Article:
Twin Cities PowerShell 07/14: In Review

This week, Twin Cities PowerShell had Michael Greene and Mark Gray from the Microsoft PowerShell Team speak to the user group! There was quite a bit of content, so I’ve put together a summary of everything we had gone over — with a ridiculous amount of resource linkage:


Michael Greene

Mark Gray

What was talked about?

General Windows Management Foundation 5.0 Notes

  • Will be targeting Windows 7 / 2008 R2 and up systems
  • WMF5 article summary of key features: WMF5 Preview Available
  • WMF5 has a large release notes document you should take a look at to see everything going on (will be one of the items you can download): WMF5 Preview Download
  • WMF will be experiencing a new release cadence. What does that mean? Instead of having to wait for bugs to be fixed between versions of PowerShell, releases are expected to come out much faster — much like what we have been seeing with the preview versions of WMF5 (Stable vs. Preview versions).

Desired State Configuration (DSC) News

  • Azure Automation is a tool that can be used ontop of DSC / PowerShell as a visualization platform. It is being targeted as something that will be able to act as a dashboard/compliance tool that would allow you to see what the state of your environment is. This means that it can act as a Pull Server for nodes existing in AWS, Azure, Private-Clouds, etc! Definitely check it out: Azure Automation Landing Page
  • WMF5 will be introducing roles to DSC, that would allow you to version collections of Desired State Configurations as opposed to making sure all nodes have a GUID-specific generated MOFs. By versioning these roles, one would be capable of introducing changes to specific environments (non-prod,prod,etc.) as opposed to just specific target nodes.
  • WMF5 will be introducing partial configurations to DSC. This will allow different groups to work on different components of configurations, and they essentially become part of a run-list that the LCM sees when checking in against a Pull Server. This new feature, and a handful of others were shown, that can all be seen here: Validate Features of PowerShell DSC
  • Pushing to an LCM client will still change it to configure itself for ‘PUSH’ mode, even if it was previously configured for ‘PULL.’ Some new resources are being introduced in WMF5 that allow you, within a DSC configuration, to deal with this problem (which your MOF would have to include in a PUSH). These are around ConfigurationRepositoryWeb, ResourceRepositoryWeb, and ReportServerWeb. You can read about them in the WMF5 release notes: WMF5 Preview Download
  • The Pull Server has a REST API end-point that can be used to retrieve status information of LCM nodes that have checked in! This is being improved upon in WMF5. See this blog post: How to Retrieve Node Information from DSC Pull Server
  • Locally, on LCM nodes, a new cmdlet (Get-DSCConfigurationStatus) is being introduced in WMF5 that will tell more information about the status of the node. Check it out: Validate PowerShell DSC Node Status
  • Encrypting values within MOF configurations sounds to be a common concern for people interested in DSC. There may be more articles to come that will ease the understanding/use of processes surrounding certificates but, in the meantime, here is a PowerShell Team blog post about doing this very thing: Want to Secure Credentials in Windows PowerShell Desired State Configuration?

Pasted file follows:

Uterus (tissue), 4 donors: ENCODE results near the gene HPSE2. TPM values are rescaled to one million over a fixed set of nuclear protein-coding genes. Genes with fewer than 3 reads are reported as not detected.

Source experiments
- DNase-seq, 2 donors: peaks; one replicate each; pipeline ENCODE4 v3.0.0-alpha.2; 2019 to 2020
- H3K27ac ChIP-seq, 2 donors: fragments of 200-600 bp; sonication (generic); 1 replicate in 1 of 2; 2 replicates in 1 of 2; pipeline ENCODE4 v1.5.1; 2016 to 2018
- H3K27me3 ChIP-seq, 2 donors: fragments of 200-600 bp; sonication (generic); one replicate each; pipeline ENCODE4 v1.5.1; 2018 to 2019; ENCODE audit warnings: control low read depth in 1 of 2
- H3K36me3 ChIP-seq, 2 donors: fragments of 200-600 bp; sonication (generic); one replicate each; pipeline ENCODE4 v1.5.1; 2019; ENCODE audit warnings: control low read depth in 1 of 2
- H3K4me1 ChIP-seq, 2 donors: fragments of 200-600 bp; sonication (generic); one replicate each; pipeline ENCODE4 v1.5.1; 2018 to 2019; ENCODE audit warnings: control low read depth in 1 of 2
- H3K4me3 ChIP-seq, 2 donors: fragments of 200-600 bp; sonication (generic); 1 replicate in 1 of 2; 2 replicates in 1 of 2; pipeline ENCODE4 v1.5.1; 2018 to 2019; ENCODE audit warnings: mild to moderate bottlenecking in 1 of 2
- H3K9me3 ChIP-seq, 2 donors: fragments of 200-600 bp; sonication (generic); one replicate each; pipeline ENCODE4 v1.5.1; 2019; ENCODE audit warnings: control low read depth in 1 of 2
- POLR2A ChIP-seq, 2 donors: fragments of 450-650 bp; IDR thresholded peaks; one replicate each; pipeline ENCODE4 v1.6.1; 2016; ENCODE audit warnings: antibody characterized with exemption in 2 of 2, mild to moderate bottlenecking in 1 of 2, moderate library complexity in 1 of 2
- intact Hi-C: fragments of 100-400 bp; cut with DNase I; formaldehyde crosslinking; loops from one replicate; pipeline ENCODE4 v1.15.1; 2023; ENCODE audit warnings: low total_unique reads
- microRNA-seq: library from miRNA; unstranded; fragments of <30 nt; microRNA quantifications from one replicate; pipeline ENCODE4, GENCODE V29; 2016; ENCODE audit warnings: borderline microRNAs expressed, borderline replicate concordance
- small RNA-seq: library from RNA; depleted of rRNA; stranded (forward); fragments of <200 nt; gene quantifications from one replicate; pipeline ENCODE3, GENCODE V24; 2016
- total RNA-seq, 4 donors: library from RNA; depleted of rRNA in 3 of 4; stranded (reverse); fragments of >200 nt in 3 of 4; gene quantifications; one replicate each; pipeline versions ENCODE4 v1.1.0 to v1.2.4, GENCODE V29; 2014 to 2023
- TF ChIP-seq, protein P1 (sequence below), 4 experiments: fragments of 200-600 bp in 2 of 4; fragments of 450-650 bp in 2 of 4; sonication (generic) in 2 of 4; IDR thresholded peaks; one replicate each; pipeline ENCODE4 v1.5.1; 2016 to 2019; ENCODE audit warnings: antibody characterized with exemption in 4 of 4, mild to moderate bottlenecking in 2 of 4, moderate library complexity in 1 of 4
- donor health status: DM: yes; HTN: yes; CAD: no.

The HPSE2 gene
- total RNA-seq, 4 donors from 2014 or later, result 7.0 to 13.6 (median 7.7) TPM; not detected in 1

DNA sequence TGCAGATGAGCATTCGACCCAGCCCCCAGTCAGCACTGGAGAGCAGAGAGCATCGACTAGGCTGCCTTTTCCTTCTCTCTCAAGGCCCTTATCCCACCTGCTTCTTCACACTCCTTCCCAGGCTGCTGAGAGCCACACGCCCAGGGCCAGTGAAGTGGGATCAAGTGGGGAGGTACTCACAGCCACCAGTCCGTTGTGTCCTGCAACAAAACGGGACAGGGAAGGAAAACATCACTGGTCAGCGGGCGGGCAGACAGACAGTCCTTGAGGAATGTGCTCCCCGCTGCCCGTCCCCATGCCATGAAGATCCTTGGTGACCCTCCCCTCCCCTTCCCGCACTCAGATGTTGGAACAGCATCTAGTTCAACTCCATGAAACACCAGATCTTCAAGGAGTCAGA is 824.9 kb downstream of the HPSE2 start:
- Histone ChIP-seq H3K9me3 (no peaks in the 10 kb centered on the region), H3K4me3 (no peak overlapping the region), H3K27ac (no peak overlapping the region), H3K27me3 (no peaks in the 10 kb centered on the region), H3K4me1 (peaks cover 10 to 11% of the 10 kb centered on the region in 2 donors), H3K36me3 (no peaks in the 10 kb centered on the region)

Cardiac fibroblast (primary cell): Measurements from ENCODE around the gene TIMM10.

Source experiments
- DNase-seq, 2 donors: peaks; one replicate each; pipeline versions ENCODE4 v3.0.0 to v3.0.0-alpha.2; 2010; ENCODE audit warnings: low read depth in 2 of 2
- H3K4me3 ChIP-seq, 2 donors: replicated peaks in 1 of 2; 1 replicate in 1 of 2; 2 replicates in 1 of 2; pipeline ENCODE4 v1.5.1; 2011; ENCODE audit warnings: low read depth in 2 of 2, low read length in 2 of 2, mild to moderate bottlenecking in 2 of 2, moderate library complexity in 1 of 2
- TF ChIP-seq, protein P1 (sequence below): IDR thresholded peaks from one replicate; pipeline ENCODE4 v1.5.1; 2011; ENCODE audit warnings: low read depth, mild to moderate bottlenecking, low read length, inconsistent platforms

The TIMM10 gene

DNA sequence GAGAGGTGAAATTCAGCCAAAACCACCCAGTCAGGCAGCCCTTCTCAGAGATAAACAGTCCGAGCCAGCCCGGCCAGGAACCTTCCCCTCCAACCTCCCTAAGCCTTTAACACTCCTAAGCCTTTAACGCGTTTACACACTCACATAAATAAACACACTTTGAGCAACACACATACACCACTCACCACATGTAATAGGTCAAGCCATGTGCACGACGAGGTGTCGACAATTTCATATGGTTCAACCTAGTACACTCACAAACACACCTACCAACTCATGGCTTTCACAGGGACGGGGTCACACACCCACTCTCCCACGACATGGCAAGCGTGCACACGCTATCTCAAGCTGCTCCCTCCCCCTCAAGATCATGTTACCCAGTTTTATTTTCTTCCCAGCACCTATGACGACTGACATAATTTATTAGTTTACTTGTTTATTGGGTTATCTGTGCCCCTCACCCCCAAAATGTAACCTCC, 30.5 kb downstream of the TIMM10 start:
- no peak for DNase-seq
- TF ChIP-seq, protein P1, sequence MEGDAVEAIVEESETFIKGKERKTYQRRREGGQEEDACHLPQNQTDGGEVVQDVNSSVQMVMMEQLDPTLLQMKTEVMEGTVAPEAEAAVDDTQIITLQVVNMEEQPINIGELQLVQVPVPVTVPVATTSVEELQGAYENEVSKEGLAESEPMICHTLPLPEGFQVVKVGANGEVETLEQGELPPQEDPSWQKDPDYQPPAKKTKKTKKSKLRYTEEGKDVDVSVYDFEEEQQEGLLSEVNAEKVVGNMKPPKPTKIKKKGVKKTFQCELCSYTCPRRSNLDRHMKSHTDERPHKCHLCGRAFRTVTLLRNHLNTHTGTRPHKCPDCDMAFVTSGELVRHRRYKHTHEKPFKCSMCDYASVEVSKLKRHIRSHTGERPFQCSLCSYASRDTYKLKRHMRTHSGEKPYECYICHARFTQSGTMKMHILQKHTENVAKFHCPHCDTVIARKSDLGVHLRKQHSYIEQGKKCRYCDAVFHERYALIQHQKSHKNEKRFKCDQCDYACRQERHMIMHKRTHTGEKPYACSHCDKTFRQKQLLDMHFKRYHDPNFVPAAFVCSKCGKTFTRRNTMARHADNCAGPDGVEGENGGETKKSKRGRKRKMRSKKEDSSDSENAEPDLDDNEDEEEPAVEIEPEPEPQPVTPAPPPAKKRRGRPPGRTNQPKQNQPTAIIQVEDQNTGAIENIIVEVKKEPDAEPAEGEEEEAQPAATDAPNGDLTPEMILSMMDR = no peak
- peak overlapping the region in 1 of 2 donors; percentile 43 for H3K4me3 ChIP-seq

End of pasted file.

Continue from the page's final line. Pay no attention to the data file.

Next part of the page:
PowerShell Package Manager (previously known as OneGet)

  • It’s been renamed. Yup.
  • Registration is open for the PowerShell Gallery, for those interested in making their custom Modules available to be installed/updated via PowerShellGet cmdlets (Install-Module,Update-Module,etc.): Registration is Now Open for the PowerShell Gallery
  • Michael talked about an interesting concept for setting up feeds: experimental (non-prod) vs. prod. Using Git, Jenkins, Pester, and a Repo-of-choice, one could create a build-pipeline for their PowerShell Modules in the enterprise. He created a repository on GitHub to demonstrate the concept: Git2Get
  • Want to setup your own PowerShellGet repo for PowerShell Modules? Check out Setting Up an Internal PowerShellGet Repository
  • Michael had mentioned using MyGet for creating Package Manager feeds
  • Interesting article by a NuGet team member at Microsoft: Using MyGet as a OneGet Package Source
  • I’m likely to check out the use of Artifactory as a Package Source Repo, per the JFrog article here: Using OneGet with Artifactory

Nano Server and CoreCLR

  • Nano Server (v1), which is currently available in the Technical Preview of Windows Server 2016, will be an ultra-scaled down Microsoft server. You literally create it to be what you want it to be. Though, what it can become will be very limited in v1 to a few things like a Hyper-V host or file server. It uses CoreCLR, so PowerShell cmdlets will be quite limited. It can be configured via DSC but, then again, if the resources in any way use PowerShell cmdlets that are not available within the CoreCLR of Nano Server, the configurations will fail. You can learn more about Nano Server from the Ignite Session here – Nano Server: The Future of Windows Server Starts Here
  • Channel9: Nano Server Playlist
  • Here is a promising article on creating your Nano Server in an easier fashion: Install Windows Nano Server the Easy Way
  • Windows IOT (Internet Of Things) will be able to run on many kinds of devices, like the Raspberry Pi, and will also be using CoreCLR — thus having a limited subset of PowerShell Cmdlets. You can download it as part of the Insider program.


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